SickKids study shows following the latest care guidelines for blood disorder ITP in children benefits patients and the health system
Less intensive management can be the best family-friendly and resource-friendly option.
A less intensive treatment approach for children with immune thrombocytopenia (ITP), a common blood disorder, has benefits for both patients and the health-care system.
The clinical benefits of managing ITP conservatively (e.g., observation) in some children is well known. A recent study published in the Journal of Pediatrics also demonstrates this internationally accepted protocol allows patients to avoid unnecessary treatments and allows hospitals to improve resource utilization. The study is based on a quality improvement initiative to promote an evidence-based and family-centred approach to the treatment of ITP at The Hospital for Sick Children (SickKids).
Immune thrombocytopenia in children is an acquired disorder resulting from an autoimmune breakdown of platelets, usually in response to a viral trigger. Treatment options for newly diagnosed, typical ITP include observation or active treatment with steroids or intravenous immunoglobulin (IVIG). Since 2011, evidence-based guidelines from the American Society of Hematology have recommended that, for most children presenting with no (or mild) bleeding, managing with IVIG or steroids does not result in improved outcomes compared with observation alone. Prior to the published guidelines, an audit at SickKids revealed that most children diagnosed with ITP between 2007 and 2009 were treated with IVIG.
“Given the lack of evidence for use of IVIG over other therapies, including observation or steroids, the side-effect profile, and expense of using treatments without any potential benefit, we saw a real opportunity to shift the management of newly diagnosed typical ITP to one that was both evidence-based and family-centered,” says Dr. Carolyn Beck, Staff Paediatrician and Inpatient Director, Paediatric Medicine, SickKids.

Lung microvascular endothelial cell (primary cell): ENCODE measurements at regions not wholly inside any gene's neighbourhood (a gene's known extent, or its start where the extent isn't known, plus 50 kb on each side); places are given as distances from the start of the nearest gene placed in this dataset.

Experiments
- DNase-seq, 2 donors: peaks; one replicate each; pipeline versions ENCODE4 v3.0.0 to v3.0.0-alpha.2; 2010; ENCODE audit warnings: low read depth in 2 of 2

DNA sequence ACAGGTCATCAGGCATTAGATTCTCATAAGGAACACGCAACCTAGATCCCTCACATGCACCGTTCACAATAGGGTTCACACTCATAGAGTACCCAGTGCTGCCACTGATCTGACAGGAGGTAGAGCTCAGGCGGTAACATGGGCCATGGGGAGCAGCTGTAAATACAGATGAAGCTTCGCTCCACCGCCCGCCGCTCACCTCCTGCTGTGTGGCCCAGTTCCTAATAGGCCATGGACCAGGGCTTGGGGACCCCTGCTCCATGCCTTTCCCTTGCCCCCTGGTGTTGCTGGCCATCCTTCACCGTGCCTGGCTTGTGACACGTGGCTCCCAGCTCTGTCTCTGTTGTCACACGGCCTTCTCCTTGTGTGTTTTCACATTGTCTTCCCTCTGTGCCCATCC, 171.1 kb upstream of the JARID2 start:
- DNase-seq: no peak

In 2013, a team led by Beck undertook a quality improvement initiative to decrease potentially unnecessary treatment options (including use of IVIG) while optimizing family satisfaction. Interventions included the development and dissemination of an evidence-informed institutional clinical management protocol for physicians who treat children with newly diagnosed ITP, and educational materials for patients and families.
Between 2007–2009 and 2013–2015, the initiative had decreased the baseline proportion of newly diagnosed patients receiving IVIG at SickKids from 88 per cent to 55 per cent. Length-of-stay for this patient population also decreased from 47 to 36 hours as a result of changing the treatment protocol.
The management of children with newly diagnosed ITP was identified as part of SickKids' Choosing Wisely campaign, which launched in 2016. It is estimated that in health care as many as 30 per cent of all tests and treatments may be unnecessary, add no value, and in some cases can actually lead to harm. While the primary goal of the initiative was that of Choosing Wisely – to safely reduce tests and treatments that patients do not need – the impact on cost, in relation to outcomes, had not been formally evaluated.
Notably, there is considerable variation in costs associated with each treatment option for ITP; a single infusion of IVIG costs $1,100 for a 20 kg child (typically five or six years old), compared with less than $1 for a short course of the steroid prednisone. IVIG also requires significantly more supplies and human resources as it must be administered intravenously with in-hospital monitoring over several hours.
“Given the challenges our health-care system is currently facing, it is important that we are continually looking for ways improve value while still maintaining the best possible care for our patients,” says Dr. Myla Moretti, Senior Research Associate and Health Economist, Ontario Child Health Support Unit, SickKids. “We undertook this evaluation to understand both the clinical and economic implications of removing sometimes unnecessary treatments, and we have found that doing less can be better for patients and the system.”
Using patient-level data, Moretti, together with Beck and her team, found that the newer treatment strategy was more cost-effective than the earlier treatment protocol, resulting in a cost savings of approximately $2,000 per patient treated, without adversely affecting patient outcomes. The results remained robust, and the strategy continued to be cost-effective through several sensitivity analyses.
“Our work has demonstrated how a shift in practice can be impactful from clinical and resource stewardship perspectives,” Beck notes. “IVIG need only be used when clinically indicated, such that our practice continues to be driven by evidence and an approach that is both family and resource-friendly.”